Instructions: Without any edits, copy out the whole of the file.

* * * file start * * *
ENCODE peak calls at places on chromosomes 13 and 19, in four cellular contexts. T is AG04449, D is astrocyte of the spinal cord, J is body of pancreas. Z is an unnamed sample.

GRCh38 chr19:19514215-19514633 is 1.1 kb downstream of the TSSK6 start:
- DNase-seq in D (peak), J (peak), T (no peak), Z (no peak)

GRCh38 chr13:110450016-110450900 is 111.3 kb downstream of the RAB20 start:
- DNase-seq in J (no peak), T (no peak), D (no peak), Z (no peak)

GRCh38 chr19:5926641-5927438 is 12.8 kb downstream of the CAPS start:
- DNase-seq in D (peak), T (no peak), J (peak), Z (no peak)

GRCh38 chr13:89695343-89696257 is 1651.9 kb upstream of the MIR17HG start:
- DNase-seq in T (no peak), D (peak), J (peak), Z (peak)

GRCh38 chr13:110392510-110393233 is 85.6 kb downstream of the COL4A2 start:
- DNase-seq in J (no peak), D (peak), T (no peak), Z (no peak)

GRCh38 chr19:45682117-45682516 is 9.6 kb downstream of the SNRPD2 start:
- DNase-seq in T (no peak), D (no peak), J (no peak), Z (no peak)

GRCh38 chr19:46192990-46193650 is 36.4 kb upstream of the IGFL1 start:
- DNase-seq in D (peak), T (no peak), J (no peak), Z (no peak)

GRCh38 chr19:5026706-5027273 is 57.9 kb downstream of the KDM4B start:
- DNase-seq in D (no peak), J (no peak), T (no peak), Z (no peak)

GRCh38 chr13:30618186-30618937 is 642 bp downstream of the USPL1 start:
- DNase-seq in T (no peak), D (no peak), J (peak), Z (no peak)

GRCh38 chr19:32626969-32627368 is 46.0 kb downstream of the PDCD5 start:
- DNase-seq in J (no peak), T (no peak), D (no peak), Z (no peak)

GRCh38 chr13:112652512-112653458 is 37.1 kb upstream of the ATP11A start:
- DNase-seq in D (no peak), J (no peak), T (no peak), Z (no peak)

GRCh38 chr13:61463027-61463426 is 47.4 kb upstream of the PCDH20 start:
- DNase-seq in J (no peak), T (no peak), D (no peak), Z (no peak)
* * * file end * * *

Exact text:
ENCODE peak calls at places on chromosomes 13 and 19, in four cellular contexts. T is AG04449, D is astrocyte of the spinal cord, J is body of pancreas. Z is an unnamed sample.

GRCh38 chr19:19514215-19514633 is 1.1 kb downstream of the TSSK6 start:
- DNase-seq in D (peak), J (peak), T (no peak), Z (no peak)

GRCh38 chr13:110450016-110450900 is 111.3 kb downstream of the RAB20 start:
- DNase-seq in J (no peak), T (no peak), D (no peak), Z (no peak)

GRCh38 chr19:5926641-5927438 is 12.8 kb downstream of the CAPS start:
- DNase-seq in D (peak), T (no peak), J (peak), Z (no peak)

GRCh38 chr13:89695343-89696257 is 1651.9 kb upstream of the MIR17HG start:
- DNase-seq in T (no peak), D (peak), J (peak), Z (peak)

GRCh38 chr13:110392510-110393233 is 85.6 kb downstream of the COL4A2 start:
- DNase-seq in J (no peak), D (peak), T (no peak), Z (no peak)

GRCh38 chr19:45682117-45682516 is 9.6 kb downstream of the SNRPD2 start:
- DNase-seq in T (no peak), D (no peak), J (no peak), Z (no peak)

GRCh38 chr19:46192990-46193650 is 36.4 kb upstream of the IGFL1 start:
- DNase-seq in D (peak), T (no peak), J (no peak), Z (no peak)

GRCh38 chr19:5026706-5027273 is 57.9 kb downstream of the KDM4B start:
- DNase-seq in D (no peak), J (no peak), T (no peak), Z (no peak)

GRCh38 chr13:30618186-30618937 is 642 bp downstream of the USPL1 start:
- DNase-seq in T (no peak), D (no peak), J (peak), Z (no peak)

GRCh38 chr19:32626969-32627368 is 46.0 kb downstream of the PDCD5 start:
- DNase-seq in J (no peak), T (no peak), D (no peak), Z (no peak)

GRCh38 chr13:112652512-112653458 is 37.1 kb upstream of the ATP11A start:
- DNase-seq in D (no peak), J (no peak), T (no peak), Z (no peak)

GRCh38 chr13:61463027-61463426 is 47.4 kb upstream of the PCDH20 start:
- DNase-seq in J (no peak), T (no peak), D (no peak), Z (no peak)